Higher-order language dysfunctions as a possible neurolinguistic endophenotype for schizophrenia: Evidence from patients and their unaffected first degree relatives.

Research paper by Agnieszka A Pawełczyk, Emila E Łojek, Natalia N Żurner, Marta M Gawłowska-Sawosz, Tomasz T Pawełczyk

Indexed on: 10 Jun '18Published on: 10 Jun '18Published in: Psychiatry Research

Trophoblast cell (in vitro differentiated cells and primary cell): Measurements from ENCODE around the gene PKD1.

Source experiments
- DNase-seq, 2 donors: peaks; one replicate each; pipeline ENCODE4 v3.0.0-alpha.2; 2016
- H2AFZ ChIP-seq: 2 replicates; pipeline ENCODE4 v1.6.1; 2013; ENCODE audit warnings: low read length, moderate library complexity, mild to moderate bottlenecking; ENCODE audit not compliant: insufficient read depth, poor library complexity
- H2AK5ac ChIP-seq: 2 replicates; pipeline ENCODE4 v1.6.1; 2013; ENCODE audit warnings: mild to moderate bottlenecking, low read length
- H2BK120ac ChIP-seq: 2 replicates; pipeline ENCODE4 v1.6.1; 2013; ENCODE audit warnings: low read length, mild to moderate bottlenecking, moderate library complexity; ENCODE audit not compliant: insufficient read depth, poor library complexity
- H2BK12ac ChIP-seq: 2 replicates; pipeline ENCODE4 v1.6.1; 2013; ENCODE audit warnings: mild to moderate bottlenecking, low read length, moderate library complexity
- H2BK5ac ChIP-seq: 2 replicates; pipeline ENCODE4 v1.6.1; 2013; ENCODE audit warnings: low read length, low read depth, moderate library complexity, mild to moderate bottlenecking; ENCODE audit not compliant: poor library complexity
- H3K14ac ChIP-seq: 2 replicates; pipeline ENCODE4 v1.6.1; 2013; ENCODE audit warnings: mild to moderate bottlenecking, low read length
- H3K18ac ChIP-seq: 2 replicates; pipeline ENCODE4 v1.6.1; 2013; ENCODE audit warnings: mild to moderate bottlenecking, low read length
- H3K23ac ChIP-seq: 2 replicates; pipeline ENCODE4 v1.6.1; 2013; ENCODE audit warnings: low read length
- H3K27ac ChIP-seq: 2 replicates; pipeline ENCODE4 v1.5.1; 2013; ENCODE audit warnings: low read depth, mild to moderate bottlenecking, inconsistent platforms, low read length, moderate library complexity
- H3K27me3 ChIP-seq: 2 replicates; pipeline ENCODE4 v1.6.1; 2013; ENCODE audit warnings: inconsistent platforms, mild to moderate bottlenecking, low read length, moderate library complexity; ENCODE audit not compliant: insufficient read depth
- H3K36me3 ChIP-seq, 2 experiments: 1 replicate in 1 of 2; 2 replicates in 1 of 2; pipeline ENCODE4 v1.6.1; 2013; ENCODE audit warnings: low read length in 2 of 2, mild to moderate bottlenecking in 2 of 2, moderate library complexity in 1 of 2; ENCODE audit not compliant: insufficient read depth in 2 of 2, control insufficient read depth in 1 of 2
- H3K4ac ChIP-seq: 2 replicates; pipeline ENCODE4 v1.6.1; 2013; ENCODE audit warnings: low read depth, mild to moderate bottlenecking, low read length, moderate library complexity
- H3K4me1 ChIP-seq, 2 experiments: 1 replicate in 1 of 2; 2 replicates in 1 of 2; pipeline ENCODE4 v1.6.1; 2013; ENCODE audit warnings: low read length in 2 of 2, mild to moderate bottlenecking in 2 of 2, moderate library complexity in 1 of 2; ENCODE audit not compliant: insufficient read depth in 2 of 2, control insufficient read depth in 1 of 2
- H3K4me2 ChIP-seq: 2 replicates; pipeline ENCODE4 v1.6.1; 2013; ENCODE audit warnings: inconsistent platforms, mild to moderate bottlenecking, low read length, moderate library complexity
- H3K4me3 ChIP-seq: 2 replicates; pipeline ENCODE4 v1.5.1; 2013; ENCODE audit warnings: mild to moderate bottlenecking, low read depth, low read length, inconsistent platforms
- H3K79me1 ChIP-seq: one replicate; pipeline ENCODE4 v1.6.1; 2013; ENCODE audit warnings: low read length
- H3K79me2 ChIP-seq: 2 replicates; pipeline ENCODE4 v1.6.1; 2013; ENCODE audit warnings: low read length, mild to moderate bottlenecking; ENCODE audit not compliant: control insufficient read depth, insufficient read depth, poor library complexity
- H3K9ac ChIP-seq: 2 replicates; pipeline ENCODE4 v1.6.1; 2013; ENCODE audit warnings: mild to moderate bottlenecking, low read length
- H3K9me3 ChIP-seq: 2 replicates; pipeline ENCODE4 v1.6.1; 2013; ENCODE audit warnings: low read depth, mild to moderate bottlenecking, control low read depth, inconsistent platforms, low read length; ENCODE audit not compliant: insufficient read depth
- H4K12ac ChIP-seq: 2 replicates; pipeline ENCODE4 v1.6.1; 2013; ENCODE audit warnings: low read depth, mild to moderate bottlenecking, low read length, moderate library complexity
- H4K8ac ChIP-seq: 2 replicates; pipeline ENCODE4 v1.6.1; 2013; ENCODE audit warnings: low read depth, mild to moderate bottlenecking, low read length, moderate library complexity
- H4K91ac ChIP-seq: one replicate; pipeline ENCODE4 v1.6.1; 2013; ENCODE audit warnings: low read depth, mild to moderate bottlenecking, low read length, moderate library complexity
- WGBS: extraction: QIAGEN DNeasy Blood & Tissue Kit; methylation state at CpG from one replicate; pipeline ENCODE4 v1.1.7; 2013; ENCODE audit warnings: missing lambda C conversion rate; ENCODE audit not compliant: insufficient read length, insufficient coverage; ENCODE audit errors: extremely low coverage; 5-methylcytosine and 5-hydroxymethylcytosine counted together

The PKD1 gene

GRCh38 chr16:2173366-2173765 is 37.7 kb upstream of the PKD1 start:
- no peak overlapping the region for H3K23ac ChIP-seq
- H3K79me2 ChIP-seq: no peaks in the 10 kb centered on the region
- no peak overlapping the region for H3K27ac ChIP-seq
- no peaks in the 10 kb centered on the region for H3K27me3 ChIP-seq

The purpose of the study was to examine the presence of pragmatic dysfunctions in first episode (FE) subjects and their healthy first degree relatives as a potential endophenotype for schizophrenia. Thirty-four FE patients, 34 parents of the patients (REL) and 32 healthy controls (HC) took part in the study. Pragmatic language functions were evaluated with the Right Hemisphere Language Battery, attention and executive functions were controlled, as well as age and education level. The parents differed from HC but not from their FE offspring with regard to overall level of language and communication and the general knowledge component of language processing. The FE participants differed from HC in comprehension of inferred meaning, emotional prosody, discourse dimensions, overall level of language and communication, language processing with regard to general knowledge and communication competences. The FE participants differed from REL regarding discourse dimensions. Our findings suggest that pragmatic dysfunctions may act as vulnerability markers of schizophrenia; their assessment may help in the diagnosis of early stages of the illness and in understanding its pathophysiology. In future research the adoptive and biological parents of schizophrenia patients should be compared to elucidate which language failures reflect genetic vulnerability and which ones environmental factors. Copyright © 2018. Published by Elsevier B.V.